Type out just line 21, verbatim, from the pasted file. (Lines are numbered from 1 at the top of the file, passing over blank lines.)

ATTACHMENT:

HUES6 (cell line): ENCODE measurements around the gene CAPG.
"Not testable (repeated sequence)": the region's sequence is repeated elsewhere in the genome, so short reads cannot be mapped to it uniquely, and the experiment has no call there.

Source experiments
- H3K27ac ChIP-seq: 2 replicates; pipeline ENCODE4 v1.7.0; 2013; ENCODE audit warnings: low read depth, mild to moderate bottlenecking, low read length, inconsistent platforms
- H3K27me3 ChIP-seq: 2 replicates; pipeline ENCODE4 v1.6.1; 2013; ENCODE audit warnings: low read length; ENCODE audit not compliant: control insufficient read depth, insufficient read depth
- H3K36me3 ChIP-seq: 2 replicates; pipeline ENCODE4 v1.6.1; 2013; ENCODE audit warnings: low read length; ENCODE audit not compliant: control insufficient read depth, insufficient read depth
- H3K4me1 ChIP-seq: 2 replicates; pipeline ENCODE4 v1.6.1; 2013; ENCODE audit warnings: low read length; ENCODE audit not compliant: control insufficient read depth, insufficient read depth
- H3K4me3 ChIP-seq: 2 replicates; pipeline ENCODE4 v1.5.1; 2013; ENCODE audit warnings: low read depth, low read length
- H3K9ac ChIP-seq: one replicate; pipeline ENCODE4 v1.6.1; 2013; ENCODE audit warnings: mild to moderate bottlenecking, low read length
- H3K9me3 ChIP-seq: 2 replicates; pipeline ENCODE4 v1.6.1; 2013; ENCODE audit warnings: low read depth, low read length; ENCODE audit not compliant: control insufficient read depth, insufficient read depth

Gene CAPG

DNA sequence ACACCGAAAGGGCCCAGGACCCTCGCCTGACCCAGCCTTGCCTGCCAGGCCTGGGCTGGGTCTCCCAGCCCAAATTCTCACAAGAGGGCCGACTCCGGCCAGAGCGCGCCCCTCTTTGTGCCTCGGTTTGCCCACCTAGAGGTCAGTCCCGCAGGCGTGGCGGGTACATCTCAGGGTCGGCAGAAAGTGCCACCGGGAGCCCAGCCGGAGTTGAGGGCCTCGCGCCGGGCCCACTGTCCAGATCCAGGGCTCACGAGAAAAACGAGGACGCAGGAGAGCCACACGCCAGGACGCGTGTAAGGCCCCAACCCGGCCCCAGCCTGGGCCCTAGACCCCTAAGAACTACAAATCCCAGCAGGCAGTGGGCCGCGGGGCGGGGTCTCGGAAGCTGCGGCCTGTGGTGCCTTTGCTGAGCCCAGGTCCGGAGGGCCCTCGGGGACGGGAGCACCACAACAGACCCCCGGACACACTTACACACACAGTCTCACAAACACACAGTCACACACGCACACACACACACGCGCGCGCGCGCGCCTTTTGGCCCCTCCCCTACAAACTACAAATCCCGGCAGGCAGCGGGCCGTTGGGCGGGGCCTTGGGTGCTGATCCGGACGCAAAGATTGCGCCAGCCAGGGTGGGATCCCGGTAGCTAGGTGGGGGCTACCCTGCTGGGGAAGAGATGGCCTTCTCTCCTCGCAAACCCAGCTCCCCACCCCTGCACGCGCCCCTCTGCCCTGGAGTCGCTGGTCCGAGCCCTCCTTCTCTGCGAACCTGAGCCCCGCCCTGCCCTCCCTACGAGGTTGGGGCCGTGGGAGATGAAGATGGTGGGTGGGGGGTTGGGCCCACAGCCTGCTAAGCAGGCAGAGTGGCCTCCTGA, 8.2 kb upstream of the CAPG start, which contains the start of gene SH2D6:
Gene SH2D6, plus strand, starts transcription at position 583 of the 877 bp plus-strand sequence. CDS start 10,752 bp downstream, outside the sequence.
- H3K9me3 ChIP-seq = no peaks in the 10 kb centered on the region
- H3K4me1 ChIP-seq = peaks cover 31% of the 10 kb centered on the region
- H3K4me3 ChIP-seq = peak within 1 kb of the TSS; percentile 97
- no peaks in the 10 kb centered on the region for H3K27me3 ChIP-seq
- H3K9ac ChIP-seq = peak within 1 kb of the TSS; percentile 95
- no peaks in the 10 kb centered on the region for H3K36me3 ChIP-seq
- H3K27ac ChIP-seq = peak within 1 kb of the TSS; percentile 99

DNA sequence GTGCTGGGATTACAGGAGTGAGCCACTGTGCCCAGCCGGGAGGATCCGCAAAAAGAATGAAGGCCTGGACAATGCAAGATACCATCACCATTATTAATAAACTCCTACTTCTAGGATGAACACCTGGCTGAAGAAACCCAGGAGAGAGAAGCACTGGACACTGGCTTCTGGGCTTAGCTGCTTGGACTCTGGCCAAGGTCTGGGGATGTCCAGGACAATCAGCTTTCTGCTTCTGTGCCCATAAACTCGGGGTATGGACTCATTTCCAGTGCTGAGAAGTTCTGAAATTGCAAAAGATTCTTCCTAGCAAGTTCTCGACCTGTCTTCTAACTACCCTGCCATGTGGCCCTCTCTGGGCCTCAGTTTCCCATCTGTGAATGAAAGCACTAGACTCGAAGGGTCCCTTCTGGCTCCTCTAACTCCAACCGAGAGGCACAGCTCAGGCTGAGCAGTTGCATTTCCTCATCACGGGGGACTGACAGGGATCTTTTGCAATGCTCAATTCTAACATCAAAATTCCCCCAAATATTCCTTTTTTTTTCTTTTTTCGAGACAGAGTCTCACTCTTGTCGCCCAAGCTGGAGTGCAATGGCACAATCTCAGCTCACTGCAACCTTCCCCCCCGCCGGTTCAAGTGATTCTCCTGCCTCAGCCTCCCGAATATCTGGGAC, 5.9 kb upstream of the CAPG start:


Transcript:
DNA sequence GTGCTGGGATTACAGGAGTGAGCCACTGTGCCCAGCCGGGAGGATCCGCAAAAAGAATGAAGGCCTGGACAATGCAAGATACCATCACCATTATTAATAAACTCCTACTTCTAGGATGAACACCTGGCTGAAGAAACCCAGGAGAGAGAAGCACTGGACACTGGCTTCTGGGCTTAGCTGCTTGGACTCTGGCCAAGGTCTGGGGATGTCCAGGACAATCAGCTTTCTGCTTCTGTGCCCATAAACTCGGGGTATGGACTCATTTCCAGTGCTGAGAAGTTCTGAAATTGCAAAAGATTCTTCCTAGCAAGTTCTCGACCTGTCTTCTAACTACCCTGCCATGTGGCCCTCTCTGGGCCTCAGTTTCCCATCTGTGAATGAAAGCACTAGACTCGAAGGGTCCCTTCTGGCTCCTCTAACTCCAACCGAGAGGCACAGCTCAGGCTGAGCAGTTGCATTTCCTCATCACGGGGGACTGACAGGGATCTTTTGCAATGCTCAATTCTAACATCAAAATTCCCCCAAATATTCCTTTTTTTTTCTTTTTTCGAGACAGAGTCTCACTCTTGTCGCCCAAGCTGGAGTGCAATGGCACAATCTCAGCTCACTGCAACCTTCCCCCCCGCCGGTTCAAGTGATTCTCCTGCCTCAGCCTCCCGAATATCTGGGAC, 5.9 kb upstream of the CAPG start: